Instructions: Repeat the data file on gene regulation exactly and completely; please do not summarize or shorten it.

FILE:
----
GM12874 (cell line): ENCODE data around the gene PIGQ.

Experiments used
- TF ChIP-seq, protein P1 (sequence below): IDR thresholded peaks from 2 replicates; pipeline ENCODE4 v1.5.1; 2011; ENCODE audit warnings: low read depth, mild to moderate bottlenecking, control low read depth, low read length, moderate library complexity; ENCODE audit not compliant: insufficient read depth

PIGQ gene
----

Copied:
GM12874 (cell line): ENCODE data around the gene PIGQ.

Experiments used
- TF ChIP-seq, protein P1 (sequence below): IDR thresholded peaks from 2 replicates; pipeline ENCODE4 v1.5.1; 2011; ENCODE audit warnings: low read depth, mild to moderate bottlenecking, control low read depth, low read length, moderate library complexity; ENCODE audit not compliant: insufficient read depth

PIGQ gene